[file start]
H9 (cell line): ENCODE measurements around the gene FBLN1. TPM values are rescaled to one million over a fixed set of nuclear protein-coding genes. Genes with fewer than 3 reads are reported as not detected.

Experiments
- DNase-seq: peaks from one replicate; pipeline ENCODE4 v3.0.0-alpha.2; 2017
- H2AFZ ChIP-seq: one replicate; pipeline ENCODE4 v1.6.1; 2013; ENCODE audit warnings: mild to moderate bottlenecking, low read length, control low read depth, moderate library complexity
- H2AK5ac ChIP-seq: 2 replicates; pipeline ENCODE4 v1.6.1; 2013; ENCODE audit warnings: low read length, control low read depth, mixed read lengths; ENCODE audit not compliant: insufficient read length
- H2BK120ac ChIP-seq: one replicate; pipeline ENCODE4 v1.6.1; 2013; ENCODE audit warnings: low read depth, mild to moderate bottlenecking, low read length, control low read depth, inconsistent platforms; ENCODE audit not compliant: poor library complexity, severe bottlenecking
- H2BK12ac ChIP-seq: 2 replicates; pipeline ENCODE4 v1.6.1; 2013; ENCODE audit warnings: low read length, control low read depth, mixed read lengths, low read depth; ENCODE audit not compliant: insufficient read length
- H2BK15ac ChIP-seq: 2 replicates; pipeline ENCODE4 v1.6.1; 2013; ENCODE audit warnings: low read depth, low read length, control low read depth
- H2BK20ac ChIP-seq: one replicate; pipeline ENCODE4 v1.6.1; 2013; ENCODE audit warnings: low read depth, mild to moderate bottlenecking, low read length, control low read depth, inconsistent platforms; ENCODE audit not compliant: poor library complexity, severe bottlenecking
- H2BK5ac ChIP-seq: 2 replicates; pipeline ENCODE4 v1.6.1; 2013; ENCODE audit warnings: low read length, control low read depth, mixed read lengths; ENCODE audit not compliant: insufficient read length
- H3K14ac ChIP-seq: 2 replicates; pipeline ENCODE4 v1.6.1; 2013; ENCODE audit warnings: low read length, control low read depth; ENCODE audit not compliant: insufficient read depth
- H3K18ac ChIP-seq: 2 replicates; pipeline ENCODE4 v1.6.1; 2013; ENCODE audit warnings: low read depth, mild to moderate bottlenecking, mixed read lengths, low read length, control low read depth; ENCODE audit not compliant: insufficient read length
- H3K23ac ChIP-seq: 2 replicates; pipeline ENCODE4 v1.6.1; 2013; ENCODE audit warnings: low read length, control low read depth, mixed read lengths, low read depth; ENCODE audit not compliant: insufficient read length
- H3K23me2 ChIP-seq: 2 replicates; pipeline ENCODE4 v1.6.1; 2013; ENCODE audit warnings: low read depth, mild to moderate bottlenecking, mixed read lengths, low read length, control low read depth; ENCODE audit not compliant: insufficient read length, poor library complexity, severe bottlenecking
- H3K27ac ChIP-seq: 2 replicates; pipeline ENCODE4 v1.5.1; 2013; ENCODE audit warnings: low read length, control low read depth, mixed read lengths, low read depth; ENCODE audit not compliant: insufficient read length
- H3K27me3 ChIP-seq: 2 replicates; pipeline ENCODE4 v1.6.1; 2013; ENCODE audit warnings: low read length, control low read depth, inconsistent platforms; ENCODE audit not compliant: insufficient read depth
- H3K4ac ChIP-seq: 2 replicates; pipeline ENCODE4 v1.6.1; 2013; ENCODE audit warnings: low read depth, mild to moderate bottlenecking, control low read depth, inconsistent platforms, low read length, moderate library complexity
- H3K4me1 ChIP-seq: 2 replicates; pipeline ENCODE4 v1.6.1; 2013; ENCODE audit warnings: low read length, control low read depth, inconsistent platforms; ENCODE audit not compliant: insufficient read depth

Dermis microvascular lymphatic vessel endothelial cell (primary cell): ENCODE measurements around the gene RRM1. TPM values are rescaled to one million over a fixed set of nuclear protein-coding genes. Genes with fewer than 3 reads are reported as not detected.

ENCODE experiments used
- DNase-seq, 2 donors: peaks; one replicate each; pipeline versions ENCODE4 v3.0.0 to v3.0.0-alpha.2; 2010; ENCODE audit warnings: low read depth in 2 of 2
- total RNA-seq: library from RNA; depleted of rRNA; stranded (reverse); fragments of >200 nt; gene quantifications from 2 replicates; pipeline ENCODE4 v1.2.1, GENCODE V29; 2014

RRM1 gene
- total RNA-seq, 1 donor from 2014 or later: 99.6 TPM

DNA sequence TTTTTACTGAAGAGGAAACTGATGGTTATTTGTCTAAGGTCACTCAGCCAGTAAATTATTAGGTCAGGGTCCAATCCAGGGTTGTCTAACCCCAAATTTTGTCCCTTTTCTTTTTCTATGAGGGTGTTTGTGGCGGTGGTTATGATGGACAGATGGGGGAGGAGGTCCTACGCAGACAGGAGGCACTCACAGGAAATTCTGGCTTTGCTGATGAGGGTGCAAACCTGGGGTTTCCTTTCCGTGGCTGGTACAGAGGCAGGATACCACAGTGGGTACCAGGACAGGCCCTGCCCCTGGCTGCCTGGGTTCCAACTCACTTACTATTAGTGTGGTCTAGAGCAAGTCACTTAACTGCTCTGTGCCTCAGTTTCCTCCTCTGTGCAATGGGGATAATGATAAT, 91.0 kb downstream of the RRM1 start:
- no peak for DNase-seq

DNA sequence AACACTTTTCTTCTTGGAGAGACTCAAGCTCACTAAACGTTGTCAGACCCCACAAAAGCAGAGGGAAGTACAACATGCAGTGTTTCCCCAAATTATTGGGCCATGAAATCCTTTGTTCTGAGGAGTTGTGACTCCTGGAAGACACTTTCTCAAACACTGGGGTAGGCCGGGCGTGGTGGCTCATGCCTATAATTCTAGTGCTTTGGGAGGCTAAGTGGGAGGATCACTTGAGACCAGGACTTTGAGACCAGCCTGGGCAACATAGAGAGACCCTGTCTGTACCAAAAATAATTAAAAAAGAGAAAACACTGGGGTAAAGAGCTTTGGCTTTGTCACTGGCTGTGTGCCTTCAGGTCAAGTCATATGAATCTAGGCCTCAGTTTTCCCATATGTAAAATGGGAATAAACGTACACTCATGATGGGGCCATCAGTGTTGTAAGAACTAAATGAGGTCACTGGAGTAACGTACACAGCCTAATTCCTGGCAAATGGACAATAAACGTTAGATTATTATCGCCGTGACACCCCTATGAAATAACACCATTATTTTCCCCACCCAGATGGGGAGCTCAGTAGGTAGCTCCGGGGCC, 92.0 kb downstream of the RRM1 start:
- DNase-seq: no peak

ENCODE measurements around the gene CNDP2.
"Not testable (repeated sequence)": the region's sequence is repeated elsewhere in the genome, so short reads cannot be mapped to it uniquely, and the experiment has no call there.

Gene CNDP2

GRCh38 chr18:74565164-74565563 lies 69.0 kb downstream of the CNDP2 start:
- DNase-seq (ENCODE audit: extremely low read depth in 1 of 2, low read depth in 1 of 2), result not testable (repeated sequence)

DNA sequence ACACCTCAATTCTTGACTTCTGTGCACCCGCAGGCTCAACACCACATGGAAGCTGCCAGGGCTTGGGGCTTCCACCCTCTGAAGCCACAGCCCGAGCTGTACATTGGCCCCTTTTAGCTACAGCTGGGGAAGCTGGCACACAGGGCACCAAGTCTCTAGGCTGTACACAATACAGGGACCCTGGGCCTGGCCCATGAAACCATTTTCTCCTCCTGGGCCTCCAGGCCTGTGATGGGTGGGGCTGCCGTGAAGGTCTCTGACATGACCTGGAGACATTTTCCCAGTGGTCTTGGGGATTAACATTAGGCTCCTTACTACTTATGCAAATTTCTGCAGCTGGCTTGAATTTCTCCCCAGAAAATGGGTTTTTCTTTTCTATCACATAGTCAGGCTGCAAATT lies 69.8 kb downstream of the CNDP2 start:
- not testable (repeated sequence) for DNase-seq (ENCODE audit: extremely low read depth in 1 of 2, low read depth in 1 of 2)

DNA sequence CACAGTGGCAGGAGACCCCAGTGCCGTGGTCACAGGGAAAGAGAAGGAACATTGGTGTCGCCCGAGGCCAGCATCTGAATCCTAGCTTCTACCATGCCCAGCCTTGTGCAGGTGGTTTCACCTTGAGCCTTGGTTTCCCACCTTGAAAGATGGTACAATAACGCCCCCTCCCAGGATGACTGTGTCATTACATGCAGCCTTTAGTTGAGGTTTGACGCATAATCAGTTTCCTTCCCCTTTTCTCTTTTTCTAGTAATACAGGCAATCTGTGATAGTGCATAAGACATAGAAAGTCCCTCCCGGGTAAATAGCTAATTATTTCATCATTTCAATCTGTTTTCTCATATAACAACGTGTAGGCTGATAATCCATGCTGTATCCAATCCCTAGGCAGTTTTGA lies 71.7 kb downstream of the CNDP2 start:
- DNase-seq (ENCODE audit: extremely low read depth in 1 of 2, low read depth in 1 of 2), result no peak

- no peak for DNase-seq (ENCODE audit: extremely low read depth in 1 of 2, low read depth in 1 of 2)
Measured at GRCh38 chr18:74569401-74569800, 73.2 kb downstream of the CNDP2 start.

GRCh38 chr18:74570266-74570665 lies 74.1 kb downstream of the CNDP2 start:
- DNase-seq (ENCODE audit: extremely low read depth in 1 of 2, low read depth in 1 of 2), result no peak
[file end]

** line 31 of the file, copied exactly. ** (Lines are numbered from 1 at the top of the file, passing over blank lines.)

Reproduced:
Gene CNDP2